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Is Germany facing a Covid ‘fourth wave’ fuelled by the Delta variant?

Is Germany facing a Covid 'fourth wave' fuelled by the Delta variant?
People enjoying summer in Zinnowitz, northern Germany. Photo: picture alliance/dpa | Stefan Sauer
Is Germany on the cusp of a resurgence of Covid cases? And if so, how serious will the situation get?

Although the Covid infection curve is pointing upwards, the situation today in Germany is very different compared to last year – that’s because more than 43 percent of people are fully vaccinated, and nearly 60 percent are partially inoculated. 

But there are still concerns about rising infections and how to protect children and vulnerable people with the more transmissible Delta variant now the dominant Covid strain in Germany. 

Here’s an overview of what’s going on right now. 

What are the current Covid figures in Germany?

For just over a week, the 7-day incidence of Covid infections has been rising every day. According to the Robert Koch Institute (RKI) on Wednesday, there were 7.1 Covid infections per 100,000 people within seven days up from 6.5 the previous day. A week earlier, this incidence stood at around 5. These numbers are still very low.

On Wednesday Germany reported 1,548 new Covid infections within a day and there were 28 deaths related to the virus. 

As the Our World in Data graph shows, this upward trend is being seen in several European countries currently – and at a fast pace. 

So, are we actually heading into a fourth wave?

Experts in Germany agree that the number of Covid infections will go up. However, the situation – and the number of hospitalisations – depends on vaccination coverage, particularly among risk groups. 

With a view to autumn, the head of the German Hospital Association, Gerald Gaß told German daily Bild: “We expect much fewer Covid patients in the hospitals with the same (Covid infection) incidence.”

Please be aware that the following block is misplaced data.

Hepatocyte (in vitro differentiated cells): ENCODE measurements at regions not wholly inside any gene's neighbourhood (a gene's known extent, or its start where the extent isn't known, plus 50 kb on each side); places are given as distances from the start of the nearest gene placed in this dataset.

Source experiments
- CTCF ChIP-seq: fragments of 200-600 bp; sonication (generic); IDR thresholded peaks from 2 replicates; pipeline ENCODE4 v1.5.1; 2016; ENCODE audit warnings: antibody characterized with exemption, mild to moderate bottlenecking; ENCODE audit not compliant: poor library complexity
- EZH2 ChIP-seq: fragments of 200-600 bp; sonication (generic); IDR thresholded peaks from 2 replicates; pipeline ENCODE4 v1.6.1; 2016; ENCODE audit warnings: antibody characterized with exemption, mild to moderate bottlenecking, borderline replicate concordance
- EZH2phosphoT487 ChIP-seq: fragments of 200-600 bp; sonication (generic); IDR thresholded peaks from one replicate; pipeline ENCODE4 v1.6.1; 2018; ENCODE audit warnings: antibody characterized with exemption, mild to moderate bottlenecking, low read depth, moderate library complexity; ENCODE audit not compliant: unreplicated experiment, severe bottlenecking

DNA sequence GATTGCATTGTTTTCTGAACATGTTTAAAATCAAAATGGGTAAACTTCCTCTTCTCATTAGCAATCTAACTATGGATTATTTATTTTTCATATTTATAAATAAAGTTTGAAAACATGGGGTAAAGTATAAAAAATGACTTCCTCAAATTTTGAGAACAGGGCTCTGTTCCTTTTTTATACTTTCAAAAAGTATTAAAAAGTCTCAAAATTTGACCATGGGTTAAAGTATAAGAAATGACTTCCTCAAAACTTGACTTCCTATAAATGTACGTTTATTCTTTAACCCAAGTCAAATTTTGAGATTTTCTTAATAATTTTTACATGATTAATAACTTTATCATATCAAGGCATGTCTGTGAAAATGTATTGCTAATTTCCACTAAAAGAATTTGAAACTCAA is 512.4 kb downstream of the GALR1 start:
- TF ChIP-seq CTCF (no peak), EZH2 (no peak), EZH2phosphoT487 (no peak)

Gaß said he is critical of the term “fourth wave”, adding: “That only creates fear among citizens that with increasing case numbers, intensive care units will again be full of Covid patients – but thanks to vaccination, that won’t be the case.”

READ ALSO: Germany to ‘focus more on hospital admissions’ when deciding Covid measures 

Other countries battling a surge in cases are also not seeing as high hospitalisation rates as previous waves. 

In the Netherlands, for instance, Covid infections spiked by more than 500 percent in a week, according to the country’s public health institute said on Tuesday. It came after the country got rid of almost all of its remaining lockdown restrictions, and reopened night clubs in late June. But hospital admissions increased by a modest 11 percent, the institute said. 

The president of the German Interdisciplinary Association for Intensive Care and Emergency Medicine (DIVI), Gernot Marx takes a similar view to Gaß.

He said: “In Germany, we currently have more than half of the adult population vaccinated, which will be clearly reflected in the occupancy of intensive care units. In the event of a renewed increase in incidence, we therefore expect a much flatter curve with regard to seriously ill patients.”

But Marx stressed, “If infection rates jump and grow unchecked, we will also again see a significant increase in seriously ill patients who need to be treated in intensive care.

“We must not forget that 40 million people in Germany have not yet been vaccinated.” 

A sign for a vaccination centre in Cologne. Photo: picture alliance/dpa | Rolf Vennenbernd

President of the German Medical Association, Klaus Reinhardt, said the extent to which the increased Covid infection incidence levels will lead to a burden on the health system depends largely on the vaccination rate.